Heeeey, I’m such a linguistic rebel. ‘And’ is my favourite way to start a sentence, and if there’s an infinitive around to mercilessly split, I’m your axe man. I’m not some kind of Trussed-up grammarian, but it’s almost become a rule to break the rules. Casual flouting is so commonplace that any impact or interest has long gone. It’s like swearing — do it all the time and it just wafts unnoticed into the fuggy atmosphere of expletives. Choose your moment carefully and it cuts like a blade. Sure, break the rules… but when you do, make it count.

9— Keep your distance
Call me old fashioned, but I like a bit of formality. I may not insist on being called ‘sir’ in a restaurant, but ‘are you guys ready to order?’ sticks in my craw. Similarly, the kind of ‘chattytastic’, over-familiar brand writing that’s become prevalent over the past few years is really starting to rankle. It’s like some irrepressibly cheeky chappie you’ve just met down the pub plonking himself on your sofa and telling you what you should be watching on TV. Too much of this writing is cocky, presumptuous and downright annoying. We keep being told that the modern consumer is a highly sophisticated creature, so maybe it’s time to show a bit of class and restraint. You know who you are.

10— Don’t jettison jargon
Once upon a time, I thought the merest whiff of jargon was unacceptable. If a word couldn’t be understood by the ‘man in the street’, I consigned it to the gutter. Often this meant using three words instead of one, or writing a really clunky sentence for the sake of common parlance. But actually, I’ve come to realise, it’s all about audience. If you’re writing for carpenters, call a skew chisel a skew chisel. A sailor will know what a baggywrinkle is. And similarly, if the business community feel comfortable with their resources and collateral and bottom lines, they can have them (up to a point). Only I draw the line at ‘leverage’.

11— Cut yourself short
I’ve tried to keep each of these segments to eight sentences or less. Any more would be a bore. Remember, commercial writing is uninvited and usually unwanted, people are time-starved and impatient. You need to make your point as quickly, convincingly and charmingly as possible. Preamble and mood setting are generally a luxury. Say what you need to say in as few words as possible, and say it well. Edit, edit, and then edit again.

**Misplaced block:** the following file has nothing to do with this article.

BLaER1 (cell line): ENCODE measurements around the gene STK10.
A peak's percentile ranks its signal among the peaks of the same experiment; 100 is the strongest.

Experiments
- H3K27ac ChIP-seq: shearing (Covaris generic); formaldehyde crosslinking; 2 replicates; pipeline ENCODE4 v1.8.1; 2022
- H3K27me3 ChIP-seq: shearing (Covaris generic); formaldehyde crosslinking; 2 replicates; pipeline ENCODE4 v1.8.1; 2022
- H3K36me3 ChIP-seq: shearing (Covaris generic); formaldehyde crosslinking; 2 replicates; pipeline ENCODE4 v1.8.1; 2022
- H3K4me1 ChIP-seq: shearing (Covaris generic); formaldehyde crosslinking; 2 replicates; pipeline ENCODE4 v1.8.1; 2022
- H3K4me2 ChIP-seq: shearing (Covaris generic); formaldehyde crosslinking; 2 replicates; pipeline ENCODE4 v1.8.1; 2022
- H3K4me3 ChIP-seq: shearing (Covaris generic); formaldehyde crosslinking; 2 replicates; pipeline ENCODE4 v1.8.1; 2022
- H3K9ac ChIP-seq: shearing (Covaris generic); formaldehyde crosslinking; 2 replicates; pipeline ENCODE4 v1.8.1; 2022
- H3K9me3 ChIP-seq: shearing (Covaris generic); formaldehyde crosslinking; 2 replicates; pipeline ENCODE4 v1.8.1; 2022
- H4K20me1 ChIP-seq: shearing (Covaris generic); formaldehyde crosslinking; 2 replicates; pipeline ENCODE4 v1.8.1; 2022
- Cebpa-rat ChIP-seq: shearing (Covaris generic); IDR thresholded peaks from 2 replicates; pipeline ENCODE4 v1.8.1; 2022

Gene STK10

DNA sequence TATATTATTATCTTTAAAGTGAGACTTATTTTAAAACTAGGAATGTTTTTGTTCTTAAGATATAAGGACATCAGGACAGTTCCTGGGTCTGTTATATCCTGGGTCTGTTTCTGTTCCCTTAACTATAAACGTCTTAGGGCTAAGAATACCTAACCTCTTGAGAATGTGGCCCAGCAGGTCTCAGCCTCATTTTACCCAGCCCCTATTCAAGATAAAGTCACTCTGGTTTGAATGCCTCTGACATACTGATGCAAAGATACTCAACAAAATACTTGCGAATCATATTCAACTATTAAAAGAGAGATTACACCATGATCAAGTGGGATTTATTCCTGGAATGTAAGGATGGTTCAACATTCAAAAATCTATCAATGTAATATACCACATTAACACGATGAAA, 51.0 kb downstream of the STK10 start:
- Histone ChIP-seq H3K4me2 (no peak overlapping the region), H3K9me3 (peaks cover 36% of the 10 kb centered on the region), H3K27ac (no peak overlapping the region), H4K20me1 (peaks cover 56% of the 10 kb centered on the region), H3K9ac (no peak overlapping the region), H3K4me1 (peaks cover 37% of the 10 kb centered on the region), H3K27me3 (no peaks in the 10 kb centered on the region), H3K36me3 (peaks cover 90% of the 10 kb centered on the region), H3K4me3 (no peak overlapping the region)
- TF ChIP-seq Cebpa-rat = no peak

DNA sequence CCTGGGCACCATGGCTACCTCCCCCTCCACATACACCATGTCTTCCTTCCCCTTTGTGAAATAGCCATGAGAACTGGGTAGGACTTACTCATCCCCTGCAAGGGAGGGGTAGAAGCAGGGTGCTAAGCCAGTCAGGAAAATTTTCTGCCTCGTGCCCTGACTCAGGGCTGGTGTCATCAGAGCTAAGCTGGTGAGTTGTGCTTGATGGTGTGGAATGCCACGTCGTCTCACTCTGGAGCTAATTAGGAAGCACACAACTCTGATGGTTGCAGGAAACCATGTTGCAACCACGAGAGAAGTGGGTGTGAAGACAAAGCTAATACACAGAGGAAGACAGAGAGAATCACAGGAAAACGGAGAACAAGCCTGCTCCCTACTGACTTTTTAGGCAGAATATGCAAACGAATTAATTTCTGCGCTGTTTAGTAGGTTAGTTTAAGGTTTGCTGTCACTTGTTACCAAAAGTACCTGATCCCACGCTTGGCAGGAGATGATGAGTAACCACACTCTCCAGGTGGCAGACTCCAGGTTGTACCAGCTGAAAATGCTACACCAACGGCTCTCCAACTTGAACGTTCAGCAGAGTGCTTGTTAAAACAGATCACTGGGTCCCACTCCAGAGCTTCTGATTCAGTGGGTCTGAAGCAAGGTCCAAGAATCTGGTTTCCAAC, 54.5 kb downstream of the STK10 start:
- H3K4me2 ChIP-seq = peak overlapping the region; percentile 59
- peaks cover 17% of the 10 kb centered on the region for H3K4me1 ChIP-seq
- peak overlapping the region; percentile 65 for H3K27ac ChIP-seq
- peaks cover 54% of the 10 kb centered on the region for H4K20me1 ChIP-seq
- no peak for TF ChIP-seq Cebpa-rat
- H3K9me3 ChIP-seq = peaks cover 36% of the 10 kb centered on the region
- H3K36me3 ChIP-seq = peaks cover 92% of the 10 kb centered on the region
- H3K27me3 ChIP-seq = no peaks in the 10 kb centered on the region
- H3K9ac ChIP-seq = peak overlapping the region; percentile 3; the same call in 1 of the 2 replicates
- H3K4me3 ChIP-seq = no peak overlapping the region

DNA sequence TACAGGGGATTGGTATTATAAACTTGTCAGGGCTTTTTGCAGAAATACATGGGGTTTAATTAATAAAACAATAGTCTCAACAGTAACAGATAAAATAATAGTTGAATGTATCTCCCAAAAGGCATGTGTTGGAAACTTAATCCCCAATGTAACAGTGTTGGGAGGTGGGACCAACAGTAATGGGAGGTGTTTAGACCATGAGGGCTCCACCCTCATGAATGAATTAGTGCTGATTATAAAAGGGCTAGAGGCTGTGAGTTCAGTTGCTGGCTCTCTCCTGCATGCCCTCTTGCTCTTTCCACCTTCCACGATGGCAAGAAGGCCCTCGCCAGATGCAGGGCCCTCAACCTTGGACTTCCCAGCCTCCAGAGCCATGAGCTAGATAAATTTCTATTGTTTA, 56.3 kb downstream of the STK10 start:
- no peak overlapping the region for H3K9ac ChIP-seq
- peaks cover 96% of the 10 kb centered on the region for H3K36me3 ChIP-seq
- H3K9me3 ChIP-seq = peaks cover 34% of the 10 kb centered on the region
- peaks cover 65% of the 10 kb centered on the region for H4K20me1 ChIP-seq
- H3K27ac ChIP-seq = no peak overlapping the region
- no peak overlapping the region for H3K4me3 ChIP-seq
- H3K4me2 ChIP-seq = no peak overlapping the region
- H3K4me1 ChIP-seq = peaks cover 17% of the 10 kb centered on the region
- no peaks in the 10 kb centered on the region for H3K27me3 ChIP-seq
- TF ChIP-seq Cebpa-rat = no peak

12— Work, don’t shirk
This may sound a bit homespun, but you’ve got to put in the hours. In his book Outliers, Malcom Gladwell actually puts a figure on it… 10,000. That’s 20 hours a week for 10 years — just what the Beatles did. No matter how naturally talented you are, you need to hone and perfect that rough diamond until it shines like the Koh-i-Noor. The best writers for design are slightly obsessive types — brutally self-critical, they agonise over the small details, and are never satisfied with their work. If they’re not putting a shift in for clients, they’re busying themselves with personal projects. You’ve got to really want it, because if you don’t, someone else will.

Miura Manifesto - London based design company


To ourselves, to our clients and to the graphic design projects we work on. Honesty is not always welcome, but the least we can do is to tell it how it is.


This is the time when that extra polish can make the difference between a good piece of design and a great one. We will go the extra mile, whether it is a website design, an online advertisement, or a brochure design, or a direct marketing piece.